If you are having trouble paying your bills, a wage garnishment may add insult to injury. After all, you may not want your employer to know about your financial situation. You also probably do not want to lose income from every paycheck to your creditors.
Filing for Chapter 7 bankruptcy protection is a good way to temporarily stop future wage garnishments before they become reality. If your debts are dischargeable through bankruptcy, your creditors may also not be able to garnish your wages after the process concludes.
A wage garnishment is a portion of your paycheck your employer withholds to pay outstanding debts. While there are exceptions, creditors typically cannot legally garnish wages without filing a lawsuit and securing a judgement against you. Once that happens, your employer has a legal obligation to comply with the garnishment.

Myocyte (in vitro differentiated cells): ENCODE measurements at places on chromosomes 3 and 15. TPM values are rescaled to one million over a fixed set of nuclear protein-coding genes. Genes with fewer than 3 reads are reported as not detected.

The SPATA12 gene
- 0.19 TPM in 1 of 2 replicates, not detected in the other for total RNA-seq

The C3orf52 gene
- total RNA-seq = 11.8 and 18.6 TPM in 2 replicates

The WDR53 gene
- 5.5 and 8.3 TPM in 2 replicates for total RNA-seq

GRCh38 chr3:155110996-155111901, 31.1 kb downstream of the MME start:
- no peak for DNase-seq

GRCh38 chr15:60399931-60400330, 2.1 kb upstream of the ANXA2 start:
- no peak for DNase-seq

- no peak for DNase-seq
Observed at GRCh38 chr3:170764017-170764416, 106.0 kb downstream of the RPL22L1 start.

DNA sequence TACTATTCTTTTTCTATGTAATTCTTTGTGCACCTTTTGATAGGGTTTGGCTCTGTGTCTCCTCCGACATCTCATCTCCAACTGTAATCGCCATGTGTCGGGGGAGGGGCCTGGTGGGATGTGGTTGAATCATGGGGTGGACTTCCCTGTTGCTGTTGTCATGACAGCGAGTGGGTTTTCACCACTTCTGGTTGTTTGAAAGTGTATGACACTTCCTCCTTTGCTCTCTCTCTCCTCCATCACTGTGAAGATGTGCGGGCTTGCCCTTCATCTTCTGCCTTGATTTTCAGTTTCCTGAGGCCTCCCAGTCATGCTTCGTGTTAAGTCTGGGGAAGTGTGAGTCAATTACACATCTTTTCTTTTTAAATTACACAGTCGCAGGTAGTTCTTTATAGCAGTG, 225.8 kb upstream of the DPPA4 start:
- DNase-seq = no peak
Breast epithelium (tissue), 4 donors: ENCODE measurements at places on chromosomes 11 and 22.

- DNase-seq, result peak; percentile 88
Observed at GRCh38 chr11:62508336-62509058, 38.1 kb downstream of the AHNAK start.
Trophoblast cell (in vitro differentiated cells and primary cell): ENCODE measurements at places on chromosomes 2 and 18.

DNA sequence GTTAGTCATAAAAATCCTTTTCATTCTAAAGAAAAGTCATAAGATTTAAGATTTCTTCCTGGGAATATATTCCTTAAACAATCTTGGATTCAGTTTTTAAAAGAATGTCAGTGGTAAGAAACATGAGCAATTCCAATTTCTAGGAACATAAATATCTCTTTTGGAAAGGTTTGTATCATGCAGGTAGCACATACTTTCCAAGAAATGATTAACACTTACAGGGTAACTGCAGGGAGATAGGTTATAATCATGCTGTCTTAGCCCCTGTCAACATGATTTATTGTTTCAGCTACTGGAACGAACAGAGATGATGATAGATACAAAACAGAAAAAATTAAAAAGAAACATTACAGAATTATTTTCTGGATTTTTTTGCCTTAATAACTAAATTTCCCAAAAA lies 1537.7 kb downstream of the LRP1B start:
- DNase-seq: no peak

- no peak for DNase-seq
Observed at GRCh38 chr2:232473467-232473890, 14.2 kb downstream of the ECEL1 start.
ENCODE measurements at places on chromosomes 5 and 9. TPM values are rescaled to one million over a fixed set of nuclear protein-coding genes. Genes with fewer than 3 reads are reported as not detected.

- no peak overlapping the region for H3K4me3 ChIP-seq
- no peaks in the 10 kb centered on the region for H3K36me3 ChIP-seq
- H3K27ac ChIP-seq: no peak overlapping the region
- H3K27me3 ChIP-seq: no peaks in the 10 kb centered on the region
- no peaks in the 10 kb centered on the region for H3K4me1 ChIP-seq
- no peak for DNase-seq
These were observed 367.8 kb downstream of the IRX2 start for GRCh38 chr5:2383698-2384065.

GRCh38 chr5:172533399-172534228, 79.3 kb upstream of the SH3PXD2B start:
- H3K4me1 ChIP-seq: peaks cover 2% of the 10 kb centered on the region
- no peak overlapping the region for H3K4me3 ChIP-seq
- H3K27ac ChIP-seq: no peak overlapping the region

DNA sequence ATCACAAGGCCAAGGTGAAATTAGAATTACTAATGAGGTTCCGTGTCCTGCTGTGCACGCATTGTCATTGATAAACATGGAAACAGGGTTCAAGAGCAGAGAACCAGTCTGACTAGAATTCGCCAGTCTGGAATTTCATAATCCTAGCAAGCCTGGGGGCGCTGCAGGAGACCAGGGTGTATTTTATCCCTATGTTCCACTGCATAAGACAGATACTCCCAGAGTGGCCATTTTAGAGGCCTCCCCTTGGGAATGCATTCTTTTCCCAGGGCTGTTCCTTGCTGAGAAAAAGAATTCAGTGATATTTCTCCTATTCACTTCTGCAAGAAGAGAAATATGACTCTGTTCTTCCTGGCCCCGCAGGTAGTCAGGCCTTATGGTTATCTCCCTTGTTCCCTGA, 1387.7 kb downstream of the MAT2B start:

The automatic stay
When you file for Chapter 7 bankruptcy, you benefit from an automatic stay of collections activities. During this stay, lenders cannot usually foreclose on your home, repossess your vehicle, garnish your wages or take other action against you.
Because the stay is both immediate and automatic, filing for bankruptcy protection is often an effective strategy for keeping an anticipated garnishment from landing on your employer’s desk.
While a bankruptcy filing may stop wage garnishments, certain garnishments can likely continue. If you have failed to pay child support, for example, bankruptcy is not likely to eliminate the garnishment. The same may be true for delinquent student loans and unpaid taxes.